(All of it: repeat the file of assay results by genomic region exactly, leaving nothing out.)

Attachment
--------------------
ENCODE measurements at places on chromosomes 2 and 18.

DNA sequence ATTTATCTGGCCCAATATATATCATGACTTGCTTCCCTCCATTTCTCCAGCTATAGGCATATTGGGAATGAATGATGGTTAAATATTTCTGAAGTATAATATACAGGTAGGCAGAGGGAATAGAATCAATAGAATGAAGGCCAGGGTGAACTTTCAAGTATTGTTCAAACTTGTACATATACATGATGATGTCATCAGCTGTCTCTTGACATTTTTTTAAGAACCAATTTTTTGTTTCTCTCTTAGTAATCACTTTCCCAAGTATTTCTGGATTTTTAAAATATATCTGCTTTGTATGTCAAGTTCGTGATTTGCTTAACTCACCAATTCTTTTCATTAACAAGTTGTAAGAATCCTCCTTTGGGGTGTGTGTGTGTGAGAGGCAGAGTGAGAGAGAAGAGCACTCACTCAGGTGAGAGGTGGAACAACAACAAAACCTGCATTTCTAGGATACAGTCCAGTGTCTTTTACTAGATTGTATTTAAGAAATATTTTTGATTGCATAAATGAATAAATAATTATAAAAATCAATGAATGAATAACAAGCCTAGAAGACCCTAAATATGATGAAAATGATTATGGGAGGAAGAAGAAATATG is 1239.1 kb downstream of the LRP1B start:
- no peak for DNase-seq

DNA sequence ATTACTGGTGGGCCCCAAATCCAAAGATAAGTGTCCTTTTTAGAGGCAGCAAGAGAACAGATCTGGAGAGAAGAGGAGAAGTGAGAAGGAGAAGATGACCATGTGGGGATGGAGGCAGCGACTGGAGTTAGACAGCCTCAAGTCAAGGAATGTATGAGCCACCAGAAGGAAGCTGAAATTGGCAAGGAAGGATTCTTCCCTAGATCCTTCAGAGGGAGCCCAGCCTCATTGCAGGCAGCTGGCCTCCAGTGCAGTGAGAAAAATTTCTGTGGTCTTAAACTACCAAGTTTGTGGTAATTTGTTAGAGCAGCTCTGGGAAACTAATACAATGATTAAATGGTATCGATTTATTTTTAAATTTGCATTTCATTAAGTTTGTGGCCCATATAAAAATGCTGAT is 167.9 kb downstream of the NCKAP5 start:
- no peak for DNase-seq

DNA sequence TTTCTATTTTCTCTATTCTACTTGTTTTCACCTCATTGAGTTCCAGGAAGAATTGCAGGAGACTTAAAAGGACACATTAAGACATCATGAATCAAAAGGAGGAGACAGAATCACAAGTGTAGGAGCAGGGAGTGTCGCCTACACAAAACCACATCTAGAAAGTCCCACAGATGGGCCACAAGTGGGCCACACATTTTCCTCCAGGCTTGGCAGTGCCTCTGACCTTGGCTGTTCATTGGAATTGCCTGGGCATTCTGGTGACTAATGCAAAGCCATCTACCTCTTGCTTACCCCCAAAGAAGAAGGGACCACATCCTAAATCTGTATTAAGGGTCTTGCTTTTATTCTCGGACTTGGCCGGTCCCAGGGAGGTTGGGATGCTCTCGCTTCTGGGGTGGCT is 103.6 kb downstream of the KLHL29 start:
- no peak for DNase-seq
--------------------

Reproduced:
ENCODE measurements at places on chromosomes 2 and 18.

DNA sequence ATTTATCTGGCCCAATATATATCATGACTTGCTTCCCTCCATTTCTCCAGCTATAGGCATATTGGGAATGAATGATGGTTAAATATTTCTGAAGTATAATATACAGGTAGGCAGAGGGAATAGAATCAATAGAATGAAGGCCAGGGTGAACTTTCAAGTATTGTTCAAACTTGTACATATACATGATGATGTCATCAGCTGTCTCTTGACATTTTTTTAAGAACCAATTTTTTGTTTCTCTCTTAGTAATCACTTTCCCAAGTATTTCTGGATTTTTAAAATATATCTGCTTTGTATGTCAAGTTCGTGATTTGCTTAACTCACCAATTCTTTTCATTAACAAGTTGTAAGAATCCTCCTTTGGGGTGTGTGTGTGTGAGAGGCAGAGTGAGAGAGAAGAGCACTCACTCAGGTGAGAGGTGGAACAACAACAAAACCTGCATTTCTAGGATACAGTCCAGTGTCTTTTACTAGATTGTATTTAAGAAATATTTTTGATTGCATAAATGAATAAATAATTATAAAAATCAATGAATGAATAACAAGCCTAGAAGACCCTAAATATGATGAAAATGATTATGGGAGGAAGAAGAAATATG is 1239.1 kb downstream of the LRP1B start:
- no peak for DNase-seq

DNA sequence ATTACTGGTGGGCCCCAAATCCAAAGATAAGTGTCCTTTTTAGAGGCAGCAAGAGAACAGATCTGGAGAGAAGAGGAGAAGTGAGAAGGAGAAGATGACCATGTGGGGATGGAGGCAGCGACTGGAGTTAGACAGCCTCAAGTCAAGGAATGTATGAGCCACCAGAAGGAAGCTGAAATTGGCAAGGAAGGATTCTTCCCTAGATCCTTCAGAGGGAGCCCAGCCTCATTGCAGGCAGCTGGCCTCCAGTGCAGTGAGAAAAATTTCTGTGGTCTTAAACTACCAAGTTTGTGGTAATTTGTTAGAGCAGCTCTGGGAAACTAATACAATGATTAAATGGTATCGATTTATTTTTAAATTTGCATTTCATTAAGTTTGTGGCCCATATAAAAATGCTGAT is 167.9 kb downstream of the NCKAP5 start:
- no peak for DNase-seq

DNA sequence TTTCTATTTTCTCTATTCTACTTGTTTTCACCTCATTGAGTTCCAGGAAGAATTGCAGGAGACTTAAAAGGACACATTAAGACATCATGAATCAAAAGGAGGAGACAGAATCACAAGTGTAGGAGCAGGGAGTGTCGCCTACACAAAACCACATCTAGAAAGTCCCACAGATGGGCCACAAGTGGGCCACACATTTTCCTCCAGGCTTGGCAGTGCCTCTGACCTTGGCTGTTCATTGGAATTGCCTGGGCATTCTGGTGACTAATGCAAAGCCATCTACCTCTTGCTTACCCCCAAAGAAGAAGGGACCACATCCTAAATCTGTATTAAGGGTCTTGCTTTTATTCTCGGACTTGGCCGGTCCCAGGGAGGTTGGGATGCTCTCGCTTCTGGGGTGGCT is 103.6 kb downstream of the KLHL29 start:
- no peak for DNase-seq